Mindfulness is one way that autistic children may learn to manage emotions

Dr. Kelly Battle Beck

Many children on the autism spectrum have trouble managing their emotions. Even though this challenge is not unique to autism— autistic children do have 4-7x higher risk for difficulty managing emotions (Conner et al., 2020). This is called “emotion dysregulation”.

Emotional dysregulation may be linked to higher rates of depression, anxiety, and suicide risk in people on the autism spectrum.

There are many reasons why autistic people may have emotion dysregulation more than others. It can be worsened by difficulty noticing emotions, more social stressors, and biological processes in the brain.

It can sometimes look like going from “0 to 100 instantly”, difficulty calming, and low mood. Some children may feel out of control and do things they wouldn’t usually do—like yell, hit, or injure themselves when dysregulated. 


Dr. Kelly Battle Beck is an assistant professor at the University of Pittsburgh. She develops programs to help autistic youth and adults better manage their emotions. “Giving autistic people tools that help them manage their feelings can lead to better emotional wellbeing,” Dr. Beck explains. “Our goal to help autistic children learn to manage their emotions as independently as possible —hopefully improving their quality of life.”

What can help?

Mindfulness is one option for therapists to teach autistic people and their family members to recognize their emotions and use strategies to calm themselves. The first step is for children to learn how strong their emotions are (1-10). It is not as important to be able to talk about their feelings during a meltdown. Noticing emotions as they get stronger is the first step.

Caregivers can start working on this with their children now. Parents or caregivers can model noticing emotions around their children—even in moments of calm. Dr. Beck explains, “The next time you’re angry or frustrated about something, you may want to say to your autistic child in a simple, but clear way, ‘My emotions are strong (7 out of 10). I’m going to sit here, close my eyes and breathe.’ Then do those things while your child is watching.”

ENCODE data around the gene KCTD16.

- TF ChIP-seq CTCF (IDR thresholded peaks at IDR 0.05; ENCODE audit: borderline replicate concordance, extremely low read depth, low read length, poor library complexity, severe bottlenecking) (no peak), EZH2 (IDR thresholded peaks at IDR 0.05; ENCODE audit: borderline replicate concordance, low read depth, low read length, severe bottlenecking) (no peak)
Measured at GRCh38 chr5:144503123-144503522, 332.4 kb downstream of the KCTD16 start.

After the child starts to learn this, caregivers can try the same thing when the child is mildly upset and work up to trying new strategies in a meltdown.

During a meltdown Dr. Beck suggests that parents/caregivers:

  • Acknowledge their feelings: “I see you’re having strong/big feelings. All emotions are OK”
  • Reduce sensory input. Turn off music, the TV, and lights.
  • Create a safe space where the child can’t hurt himself or someone else.
  • Don’t ask questions about what the child is feeling.
  • Don’t talk about the consequences of the meltdown until hours later or the next day.
  • Don’t make eye contact.
  • Use “let’s” language. For example, “Let’s breathe together.”

Dr. Beck urges parents to trust what they know about their child, too. “You are the parent. You know what may work best for your child. For example, maybe instead of breathing as your calming strategy, your child will respond better to a warm shower.”

Dr. Beck encourages parents/caregivers to keep the statements short and simple and not to give up if the method doesn’t work right away. Therapists can help families with these skills too.

“The end goal is to help your child recognize their emotions and calm themself,” Dr. Beck says. “The hope is that over time, you and your child can regulate together.”


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